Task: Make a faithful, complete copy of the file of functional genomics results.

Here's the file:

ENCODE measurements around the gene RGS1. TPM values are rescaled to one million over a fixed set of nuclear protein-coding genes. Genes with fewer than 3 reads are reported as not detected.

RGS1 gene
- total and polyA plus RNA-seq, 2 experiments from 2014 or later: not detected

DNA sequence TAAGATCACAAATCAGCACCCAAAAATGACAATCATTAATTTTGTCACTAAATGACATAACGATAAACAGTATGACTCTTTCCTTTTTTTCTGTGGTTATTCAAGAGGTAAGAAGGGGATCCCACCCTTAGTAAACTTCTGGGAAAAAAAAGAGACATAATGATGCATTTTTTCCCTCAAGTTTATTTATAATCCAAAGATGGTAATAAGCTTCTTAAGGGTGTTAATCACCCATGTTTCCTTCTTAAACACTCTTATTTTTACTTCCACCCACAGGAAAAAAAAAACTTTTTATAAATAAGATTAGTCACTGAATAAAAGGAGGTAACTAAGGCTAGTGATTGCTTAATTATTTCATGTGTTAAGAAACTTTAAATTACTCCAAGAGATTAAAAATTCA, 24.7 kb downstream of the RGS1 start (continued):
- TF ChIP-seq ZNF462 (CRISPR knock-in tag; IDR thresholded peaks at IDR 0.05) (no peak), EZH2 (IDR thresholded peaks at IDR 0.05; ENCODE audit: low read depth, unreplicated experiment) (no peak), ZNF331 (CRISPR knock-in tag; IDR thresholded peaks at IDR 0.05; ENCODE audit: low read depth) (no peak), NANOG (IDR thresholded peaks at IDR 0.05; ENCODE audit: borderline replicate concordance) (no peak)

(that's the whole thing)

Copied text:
ENCODE measurements around the gene RGS1. TPM values are rescaled to one million over a fixed set of nuclear protein-coding genes. Genes with fewer than 3 reads are reported as not detected.

RGS1 gene
- total and polyA plus RNA-seq, 2 experiments from 2014 or later: not detected

DNA sequence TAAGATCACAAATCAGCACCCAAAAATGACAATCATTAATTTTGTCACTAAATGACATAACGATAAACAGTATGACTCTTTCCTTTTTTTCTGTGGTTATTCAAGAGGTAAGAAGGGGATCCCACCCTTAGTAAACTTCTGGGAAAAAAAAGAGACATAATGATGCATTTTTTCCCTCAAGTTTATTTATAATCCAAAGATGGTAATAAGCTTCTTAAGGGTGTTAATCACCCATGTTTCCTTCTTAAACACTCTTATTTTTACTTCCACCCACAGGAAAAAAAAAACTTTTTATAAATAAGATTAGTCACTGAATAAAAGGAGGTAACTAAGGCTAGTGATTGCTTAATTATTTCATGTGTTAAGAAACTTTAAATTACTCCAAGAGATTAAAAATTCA, 24.7 kb downstream of the RGS1 start (continued):
- TF ChIP-seq ZNF462 (CRISPR knock-in tag; IDR thresholded peaks at IDR 0.05) (no peak), EZH2 (IDR thresholded peaks at IDR 0.05; ENCODE audit: low read depth, unreplicated experiment) (no peak), ZNF331 (CRISPR knock-in tag; IDR thresholded peaks at IDR 0.05; ENCODE audit: low read depth) (no peak), NANOG (IDR thresholded peaks at IDR 0.05; ENCODE audit: borderline replicate concordance) (no peak)